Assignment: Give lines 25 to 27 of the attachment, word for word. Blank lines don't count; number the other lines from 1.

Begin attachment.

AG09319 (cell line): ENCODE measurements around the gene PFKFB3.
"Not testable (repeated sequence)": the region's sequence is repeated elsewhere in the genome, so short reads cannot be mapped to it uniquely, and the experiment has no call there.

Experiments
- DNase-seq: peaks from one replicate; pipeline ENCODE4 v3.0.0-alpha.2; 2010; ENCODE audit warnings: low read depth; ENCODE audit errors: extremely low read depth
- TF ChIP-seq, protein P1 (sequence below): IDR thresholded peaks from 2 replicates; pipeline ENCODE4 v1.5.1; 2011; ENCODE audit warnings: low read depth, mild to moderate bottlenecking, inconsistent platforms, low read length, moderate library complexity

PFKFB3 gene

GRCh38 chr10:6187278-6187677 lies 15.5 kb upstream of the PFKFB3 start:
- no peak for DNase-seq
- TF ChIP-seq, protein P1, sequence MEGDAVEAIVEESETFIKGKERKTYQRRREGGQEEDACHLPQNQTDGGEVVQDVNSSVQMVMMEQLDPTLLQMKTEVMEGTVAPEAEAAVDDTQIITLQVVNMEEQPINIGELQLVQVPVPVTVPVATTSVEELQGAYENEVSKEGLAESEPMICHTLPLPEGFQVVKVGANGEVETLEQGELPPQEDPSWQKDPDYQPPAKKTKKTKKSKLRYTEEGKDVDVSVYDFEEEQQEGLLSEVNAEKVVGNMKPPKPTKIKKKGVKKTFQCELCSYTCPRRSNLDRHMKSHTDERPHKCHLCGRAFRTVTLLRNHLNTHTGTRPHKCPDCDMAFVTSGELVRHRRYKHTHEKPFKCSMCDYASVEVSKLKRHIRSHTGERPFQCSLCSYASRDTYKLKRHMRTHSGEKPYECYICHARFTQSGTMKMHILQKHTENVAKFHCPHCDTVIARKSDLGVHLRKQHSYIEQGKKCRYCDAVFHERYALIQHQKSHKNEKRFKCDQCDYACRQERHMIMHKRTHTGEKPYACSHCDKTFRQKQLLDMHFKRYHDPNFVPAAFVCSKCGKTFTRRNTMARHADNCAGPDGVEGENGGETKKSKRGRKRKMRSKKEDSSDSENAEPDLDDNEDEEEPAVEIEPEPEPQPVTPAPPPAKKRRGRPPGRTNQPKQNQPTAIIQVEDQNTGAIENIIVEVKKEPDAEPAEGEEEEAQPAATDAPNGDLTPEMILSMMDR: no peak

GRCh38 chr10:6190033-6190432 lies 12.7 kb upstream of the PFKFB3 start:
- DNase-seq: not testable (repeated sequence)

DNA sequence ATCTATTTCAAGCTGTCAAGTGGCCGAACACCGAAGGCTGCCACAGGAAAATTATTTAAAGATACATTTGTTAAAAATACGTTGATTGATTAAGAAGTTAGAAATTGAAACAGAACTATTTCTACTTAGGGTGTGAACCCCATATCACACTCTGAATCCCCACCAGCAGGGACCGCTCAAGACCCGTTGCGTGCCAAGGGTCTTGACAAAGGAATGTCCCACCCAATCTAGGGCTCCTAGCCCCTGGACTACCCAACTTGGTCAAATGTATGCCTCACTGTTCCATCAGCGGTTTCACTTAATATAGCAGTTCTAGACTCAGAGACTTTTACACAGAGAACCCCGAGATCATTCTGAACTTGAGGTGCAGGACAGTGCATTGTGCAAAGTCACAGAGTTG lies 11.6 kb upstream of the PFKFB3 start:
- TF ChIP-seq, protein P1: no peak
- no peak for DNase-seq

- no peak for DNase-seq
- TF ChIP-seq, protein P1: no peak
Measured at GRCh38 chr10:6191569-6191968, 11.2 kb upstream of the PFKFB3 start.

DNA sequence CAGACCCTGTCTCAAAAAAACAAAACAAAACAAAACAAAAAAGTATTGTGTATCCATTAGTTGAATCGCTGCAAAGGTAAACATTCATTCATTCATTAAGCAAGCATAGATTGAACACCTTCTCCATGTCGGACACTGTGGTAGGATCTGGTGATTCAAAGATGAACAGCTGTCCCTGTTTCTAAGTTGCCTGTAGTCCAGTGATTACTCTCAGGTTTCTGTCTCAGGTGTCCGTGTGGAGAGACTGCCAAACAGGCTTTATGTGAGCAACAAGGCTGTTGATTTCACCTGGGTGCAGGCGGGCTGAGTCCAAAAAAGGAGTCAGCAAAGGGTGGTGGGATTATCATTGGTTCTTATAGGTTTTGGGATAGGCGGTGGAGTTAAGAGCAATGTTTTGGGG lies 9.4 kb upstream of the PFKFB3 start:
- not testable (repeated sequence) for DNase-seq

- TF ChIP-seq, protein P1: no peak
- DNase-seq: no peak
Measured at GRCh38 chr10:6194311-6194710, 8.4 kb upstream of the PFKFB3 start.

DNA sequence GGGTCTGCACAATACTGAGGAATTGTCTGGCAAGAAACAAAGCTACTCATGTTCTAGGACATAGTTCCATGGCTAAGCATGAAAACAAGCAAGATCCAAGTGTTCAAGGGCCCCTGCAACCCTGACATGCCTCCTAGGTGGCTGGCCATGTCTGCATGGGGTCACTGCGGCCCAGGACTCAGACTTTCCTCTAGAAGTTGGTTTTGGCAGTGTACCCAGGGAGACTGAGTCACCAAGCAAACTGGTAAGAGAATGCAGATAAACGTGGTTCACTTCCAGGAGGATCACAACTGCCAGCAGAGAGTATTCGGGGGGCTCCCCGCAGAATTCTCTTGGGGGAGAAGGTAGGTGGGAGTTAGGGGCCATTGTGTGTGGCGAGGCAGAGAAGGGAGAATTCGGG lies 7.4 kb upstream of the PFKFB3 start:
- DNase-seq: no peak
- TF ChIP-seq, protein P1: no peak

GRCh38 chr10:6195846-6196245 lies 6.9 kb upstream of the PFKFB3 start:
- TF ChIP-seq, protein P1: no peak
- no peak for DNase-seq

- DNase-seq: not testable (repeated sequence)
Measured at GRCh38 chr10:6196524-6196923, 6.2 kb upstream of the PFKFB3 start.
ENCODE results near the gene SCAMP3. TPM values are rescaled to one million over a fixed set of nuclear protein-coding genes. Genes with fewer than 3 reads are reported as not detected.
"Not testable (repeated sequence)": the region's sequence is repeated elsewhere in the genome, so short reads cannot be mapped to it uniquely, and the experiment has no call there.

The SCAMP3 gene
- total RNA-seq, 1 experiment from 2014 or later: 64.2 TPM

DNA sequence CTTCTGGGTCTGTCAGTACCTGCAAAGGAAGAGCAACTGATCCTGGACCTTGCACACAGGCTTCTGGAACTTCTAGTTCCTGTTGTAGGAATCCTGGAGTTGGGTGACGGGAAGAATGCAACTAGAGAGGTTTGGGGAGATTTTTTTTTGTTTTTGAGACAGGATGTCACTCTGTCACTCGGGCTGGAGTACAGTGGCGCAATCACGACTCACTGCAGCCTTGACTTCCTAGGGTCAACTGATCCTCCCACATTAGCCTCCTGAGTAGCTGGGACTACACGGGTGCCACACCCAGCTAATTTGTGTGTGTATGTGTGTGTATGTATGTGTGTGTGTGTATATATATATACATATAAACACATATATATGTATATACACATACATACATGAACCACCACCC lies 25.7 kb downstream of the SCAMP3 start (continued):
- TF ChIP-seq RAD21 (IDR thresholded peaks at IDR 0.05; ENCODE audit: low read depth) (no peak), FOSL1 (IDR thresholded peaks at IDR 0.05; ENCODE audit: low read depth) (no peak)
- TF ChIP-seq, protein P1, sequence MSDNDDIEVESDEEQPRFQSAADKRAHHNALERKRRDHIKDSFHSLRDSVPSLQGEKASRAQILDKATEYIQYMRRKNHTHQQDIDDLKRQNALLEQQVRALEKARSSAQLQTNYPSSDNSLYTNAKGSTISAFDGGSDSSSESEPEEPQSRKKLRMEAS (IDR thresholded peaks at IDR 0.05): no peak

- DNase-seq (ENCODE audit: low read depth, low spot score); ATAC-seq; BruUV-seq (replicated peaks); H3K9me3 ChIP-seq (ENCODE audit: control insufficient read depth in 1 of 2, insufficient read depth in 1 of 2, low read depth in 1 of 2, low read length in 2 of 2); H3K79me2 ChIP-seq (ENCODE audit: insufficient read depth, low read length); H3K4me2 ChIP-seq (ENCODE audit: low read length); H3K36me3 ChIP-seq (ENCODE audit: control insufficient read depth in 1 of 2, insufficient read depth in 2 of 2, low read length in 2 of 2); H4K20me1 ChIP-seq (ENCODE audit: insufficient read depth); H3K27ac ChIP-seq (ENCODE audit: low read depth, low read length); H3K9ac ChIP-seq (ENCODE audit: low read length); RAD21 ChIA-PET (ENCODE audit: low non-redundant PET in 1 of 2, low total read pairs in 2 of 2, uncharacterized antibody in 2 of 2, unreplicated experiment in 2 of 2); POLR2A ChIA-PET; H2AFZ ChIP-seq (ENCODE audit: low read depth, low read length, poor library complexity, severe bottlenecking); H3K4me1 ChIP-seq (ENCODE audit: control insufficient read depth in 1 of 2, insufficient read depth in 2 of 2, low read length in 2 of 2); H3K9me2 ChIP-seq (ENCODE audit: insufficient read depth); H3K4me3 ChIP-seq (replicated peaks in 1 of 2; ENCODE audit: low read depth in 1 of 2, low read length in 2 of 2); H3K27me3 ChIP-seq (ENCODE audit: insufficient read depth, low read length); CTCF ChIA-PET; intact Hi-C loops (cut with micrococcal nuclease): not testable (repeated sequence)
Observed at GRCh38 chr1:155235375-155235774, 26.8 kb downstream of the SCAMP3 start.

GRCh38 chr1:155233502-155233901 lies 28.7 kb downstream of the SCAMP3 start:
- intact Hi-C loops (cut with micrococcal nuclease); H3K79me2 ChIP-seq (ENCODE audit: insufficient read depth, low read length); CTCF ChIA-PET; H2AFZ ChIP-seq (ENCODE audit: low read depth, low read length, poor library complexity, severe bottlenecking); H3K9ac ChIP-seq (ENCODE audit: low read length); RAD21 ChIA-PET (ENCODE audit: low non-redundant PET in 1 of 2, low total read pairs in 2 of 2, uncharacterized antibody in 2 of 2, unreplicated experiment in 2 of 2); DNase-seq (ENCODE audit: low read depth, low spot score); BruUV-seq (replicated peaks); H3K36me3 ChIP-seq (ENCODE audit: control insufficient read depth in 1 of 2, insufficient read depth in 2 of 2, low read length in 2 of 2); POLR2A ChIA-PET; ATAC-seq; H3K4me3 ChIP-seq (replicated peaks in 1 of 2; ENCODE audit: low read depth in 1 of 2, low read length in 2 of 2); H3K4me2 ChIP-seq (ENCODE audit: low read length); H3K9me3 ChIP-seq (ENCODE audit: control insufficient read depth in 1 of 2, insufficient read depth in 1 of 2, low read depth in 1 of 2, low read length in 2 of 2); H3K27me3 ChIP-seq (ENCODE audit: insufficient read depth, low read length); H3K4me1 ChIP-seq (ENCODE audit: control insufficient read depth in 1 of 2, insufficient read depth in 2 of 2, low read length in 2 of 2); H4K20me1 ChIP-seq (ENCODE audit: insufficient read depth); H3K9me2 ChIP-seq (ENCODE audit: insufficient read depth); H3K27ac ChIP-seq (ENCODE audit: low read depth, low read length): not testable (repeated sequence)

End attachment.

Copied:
- TF ChIP-seq, protein P1: no peak

GRCh38 chr10:6195846-6196245 lies 6.9 kb upstream of the PFKFB3 start:
- TF ChIP-seq, protein P1: no peak